Alberta, Canada Welcomes H-1B Visa Holders and Their Families While the U.S. Rejects them
This time the U.S. government has really missed the boat...
This time the U.S. government has really missed the boat. No, I’m not talking about our failed policy in Iraq, the gas crisis, the mortgage crisis made even worse by fact that Freddie and Fannie Mae need a federal bailout when the federal government doesn’t have any money because we’re operating under major deficit spending or the fact that most Americans feel hopeless and helpless as America is losing its economic power worldwide and the average American is struggling to survive. Instead, I’m talking about how our country, in desperate need of highly skilled foreign professionals, many of whom were educated here, has chosen to reject them rather than raise the immigrant quotas to correspond with market need. Our neighbor, Alberta, Canada, is correctly seeking to capitalize on this pool of talented professionals who have had it with the U.S. immigration system—with quotas that create waiting lists that seem to span a lifetime.
Witness the advertisements that appeared last week in our local newspapers as well as in other major newspapers throughout the U.S. They began as follows:
Alberta, Canada Welcomes H-1B Visa Holders and Their Families. Work Here. Live Here.
Are you currently working in the United States in a temporary skilled worker visa category?
You may be eligible to qualify for Canadian Permanent Residency through the Strategic Recruitment Stream pilot program recently introduced by the Alberta Provincial Nominee Program (PNP).
To qualify for this pilot program, you must meet the following basic criteria:
1. You must be currently working in the United States in one of the following temporary skilled worker visa categories: H-1B, H1-B1, H-1C, E-3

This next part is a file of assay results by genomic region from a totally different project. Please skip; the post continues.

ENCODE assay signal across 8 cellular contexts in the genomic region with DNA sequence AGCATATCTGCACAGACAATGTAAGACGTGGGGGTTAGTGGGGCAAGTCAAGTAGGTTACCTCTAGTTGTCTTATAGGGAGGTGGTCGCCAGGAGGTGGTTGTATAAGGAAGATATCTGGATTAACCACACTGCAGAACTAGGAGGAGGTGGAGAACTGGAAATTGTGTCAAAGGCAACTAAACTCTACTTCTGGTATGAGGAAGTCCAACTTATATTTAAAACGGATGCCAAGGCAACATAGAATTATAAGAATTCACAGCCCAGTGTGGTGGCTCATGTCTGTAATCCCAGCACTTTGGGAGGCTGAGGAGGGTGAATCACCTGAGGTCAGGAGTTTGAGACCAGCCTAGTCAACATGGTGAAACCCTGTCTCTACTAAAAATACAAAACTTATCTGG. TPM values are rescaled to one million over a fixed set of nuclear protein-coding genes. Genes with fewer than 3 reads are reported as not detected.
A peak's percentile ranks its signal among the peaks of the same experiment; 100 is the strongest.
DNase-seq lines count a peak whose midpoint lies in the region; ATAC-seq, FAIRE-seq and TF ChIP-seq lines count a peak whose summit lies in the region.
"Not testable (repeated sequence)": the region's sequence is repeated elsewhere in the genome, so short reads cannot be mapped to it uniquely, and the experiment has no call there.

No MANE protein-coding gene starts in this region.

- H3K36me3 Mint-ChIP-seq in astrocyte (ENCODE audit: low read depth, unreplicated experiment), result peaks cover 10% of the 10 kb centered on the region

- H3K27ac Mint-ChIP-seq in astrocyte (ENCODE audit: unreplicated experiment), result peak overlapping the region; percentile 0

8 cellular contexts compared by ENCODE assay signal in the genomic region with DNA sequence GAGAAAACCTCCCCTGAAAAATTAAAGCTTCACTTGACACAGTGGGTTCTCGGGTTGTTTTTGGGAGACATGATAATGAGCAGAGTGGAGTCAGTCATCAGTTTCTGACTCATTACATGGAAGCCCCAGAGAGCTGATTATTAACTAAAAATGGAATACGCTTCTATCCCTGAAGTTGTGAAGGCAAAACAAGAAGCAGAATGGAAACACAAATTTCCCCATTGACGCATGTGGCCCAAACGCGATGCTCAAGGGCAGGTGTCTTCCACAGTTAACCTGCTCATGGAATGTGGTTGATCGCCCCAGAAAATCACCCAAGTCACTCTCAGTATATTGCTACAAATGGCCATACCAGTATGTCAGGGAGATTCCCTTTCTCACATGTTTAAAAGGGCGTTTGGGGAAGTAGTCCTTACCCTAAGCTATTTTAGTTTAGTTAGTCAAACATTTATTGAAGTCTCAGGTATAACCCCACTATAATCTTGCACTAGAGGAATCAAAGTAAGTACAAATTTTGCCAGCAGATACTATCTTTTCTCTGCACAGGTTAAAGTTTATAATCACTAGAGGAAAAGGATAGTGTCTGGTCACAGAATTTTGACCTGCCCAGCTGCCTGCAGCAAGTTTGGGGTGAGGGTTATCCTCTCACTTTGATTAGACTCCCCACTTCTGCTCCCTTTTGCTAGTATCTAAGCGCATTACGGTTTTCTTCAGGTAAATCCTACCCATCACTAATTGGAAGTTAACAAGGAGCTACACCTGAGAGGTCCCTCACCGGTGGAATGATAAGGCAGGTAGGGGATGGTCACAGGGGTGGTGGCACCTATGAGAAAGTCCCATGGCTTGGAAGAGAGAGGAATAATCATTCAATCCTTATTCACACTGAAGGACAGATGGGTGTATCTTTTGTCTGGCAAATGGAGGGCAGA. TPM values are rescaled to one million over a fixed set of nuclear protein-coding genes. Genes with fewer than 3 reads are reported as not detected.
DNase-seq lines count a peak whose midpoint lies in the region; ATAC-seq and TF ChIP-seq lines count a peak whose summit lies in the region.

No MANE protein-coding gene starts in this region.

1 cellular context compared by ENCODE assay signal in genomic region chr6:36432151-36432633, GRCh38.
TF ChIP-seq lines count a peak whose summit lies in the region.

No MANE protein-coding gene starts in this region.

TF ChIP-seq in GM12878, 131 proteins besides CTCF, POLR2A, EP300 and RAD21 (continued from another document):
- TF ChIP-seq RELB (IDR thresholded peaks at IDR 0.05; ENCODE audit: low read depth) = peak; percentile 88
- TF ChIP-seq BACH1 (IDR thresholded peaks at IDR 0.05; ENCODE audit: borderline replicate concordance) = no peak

2. You must have a minimum of one year of work experience in the United States in one of the qualifying visa categories listed above.
3. Your occupation must be on the Regional Occupations Under Pressure list for Alberta.
Why would U.S. H-1B holders seek to “defect’’ to our northern neighbor and why would Alberta, Canada seek to do this? You only have to look at the current waiting lists for these skilled professionals under the employment based categories of EB2 and EB3 to have your answer: H-1B immigrants, especially those from India and China, can wait up to 6 years for a “green card” and the security that it brings. After a while, these prospective immigrants and H-1B holders start to grow weary of the temporary nature of their status and sometimes are just ready to throw in the towel. However, many don’t want to go home for a variety of reasons. The U.S., rather than raising quotas, has firmly stuck to an annual 140,000 visas for employment immigrants. That quota includes their family members and hence makes many fewer than 140,000 visas available each year for employment based foreign nationals seeking to immigrate to the U.S.
Enter Canada and go backwards in time to several years ago, when Hong Kong was about to revert to China. Vancouver, Canada decided that there were many Hong Kong professionals with great financial resources who would be thrilled at a chance to immigrate to Canada. Vancouver offered the equivalent of “green cards”—“landed immigrant status” to these individuals and as a result they pumped billions of dollars into the Vancouver economy.
Fast forward to 2008 and enter Alberta, hoping to capitalize on the great professional skills and business creation potential the poorly treated U.S H-1B workers represent. Can you blame them? Absolutely not. Can you blame the U.S. for allowing these critical professionals to defect? Absolutely. Ask yourself: Would you choose to live in long term insecurity in the U.S. if you had another option? Probably not.
Given Alberta’s aggressive recruitment of “our” H-1B workers, expect to see a mass defection---until and unless U.S. Immigration laws open up quotas for much-needed professionals. If ever there were a wake-up call for our Congress, embroiled in election politics, that immigration reform should and must be a priority, this is it.